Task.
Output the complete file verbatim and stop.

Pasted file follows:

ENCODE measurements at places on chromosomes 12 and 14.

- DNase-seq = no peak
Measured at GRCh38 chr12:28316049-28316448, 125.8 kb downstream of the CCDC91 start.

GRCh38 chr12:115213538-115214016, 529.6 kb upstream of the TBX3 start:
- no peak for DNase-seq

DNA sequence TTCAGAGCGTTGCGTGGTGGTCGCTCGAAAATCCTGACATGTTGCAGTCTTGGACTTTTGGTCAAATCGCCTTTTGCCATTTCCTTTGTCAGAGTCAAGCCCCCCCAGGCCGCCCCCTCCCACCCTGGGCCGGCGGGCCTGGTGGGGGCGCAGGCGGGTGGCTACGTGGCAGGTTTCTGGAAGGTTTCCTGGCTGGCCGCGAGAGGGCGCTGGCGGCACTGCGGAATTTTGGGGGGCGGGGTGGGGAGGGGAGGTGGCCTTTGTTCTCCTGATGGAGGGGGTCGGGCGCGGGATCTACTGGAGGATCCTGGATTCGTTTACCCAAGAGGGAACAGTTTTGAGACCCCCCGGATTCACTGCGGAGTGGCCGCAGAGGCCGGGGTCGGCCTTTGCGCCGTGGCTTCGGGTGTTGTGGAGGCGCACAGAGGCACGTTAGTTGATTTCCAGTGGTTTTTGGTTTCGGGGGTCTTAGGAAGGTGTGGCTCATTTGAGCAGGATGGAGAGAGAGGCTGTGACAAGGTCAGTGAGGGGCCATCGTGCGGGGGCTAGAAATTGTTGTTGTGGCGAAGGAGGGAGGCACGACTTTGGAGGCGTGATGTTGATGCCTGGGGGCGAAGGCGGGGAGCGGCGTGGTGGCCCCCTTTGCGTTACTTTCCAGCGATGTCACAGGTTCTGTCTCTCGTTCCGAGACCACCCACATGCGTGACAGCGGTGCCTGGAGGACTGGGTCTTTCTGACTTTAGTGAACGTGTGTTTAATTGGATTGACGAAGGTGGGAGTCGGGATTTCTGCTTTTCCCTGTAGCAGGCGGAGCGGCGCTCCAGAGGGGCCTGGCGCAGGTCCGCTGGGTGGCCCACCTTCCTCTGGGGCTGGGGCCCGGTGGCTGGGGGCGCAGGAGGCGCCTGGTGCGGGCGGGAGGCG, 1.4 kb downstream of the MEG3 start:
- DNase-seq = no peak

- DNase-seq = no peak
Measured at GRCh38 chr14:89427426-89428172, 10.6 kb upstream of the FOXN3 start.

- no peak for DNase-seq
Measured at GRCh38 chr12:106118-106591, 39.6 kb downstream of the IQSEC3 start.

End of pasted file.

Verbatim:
ENCODE measurements at places on chromosomes 12 and 14.

- DNase-seq = no peak
Measured at GRCh38 chr12:28316049-28316448, 125.8 kb downstream of the CCDC91 start.

GRCh38 chr12:115213538-115214016, 529.6 kb upstream of the TBX3 start:
- no peak for DNase-seq

DNA sequence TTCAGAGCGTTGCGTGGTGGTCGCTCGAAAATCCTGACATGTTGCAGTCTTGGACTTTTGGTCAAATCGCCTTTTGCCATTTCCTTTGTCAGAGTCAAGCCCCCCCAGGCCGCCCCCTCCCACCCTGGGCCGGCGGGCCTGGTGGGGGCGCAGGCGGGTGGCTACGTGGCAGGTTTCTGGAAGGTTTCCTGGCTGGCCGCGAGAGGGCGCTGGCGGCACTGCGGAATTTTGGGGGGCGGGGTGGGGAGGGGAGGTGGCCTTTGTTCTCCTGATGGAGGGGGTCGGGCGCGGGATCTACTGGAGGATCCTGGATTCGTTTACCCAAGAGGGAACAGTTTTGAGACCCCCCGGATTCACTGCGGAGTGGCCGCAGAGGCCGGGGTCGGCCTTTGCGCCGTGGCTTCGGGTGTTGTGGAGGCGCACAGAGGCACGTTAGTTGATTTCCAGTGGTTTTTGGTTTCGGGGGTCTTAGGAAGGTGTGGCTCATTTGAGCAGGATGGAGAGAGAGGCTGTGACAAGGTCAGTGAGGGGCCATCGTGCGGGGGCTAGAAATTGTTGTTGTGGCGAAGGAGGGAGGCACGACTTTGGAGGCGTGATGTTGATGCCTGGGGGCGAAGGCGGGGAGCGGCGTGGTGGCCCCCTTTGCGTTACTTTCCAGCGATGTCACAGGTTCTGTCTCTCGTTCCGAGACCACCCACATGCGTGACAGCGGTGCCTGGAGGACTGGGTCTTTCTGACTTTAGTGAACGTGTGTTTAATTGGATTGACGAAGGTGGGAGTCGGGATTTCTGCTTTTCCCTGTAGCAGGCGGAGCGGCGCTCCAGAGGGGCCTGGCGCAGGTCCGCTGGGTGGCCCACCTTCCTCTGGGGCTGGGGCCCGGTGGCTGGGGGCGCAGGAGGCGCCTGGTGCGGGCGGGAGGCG, 1.4 kb downstream of the MEG3 start:
- DNase-seq = no peak

- DNase-seq = no peak
Measured at GRCh38 chr14:89427426-89428172, 10.6 kb upstream of the FOXN3 start.

- no peak for DNase-seq
Measured at GRCh38 chr12:106118-106591, 39.6 kb downstream of the IQSEC3 start.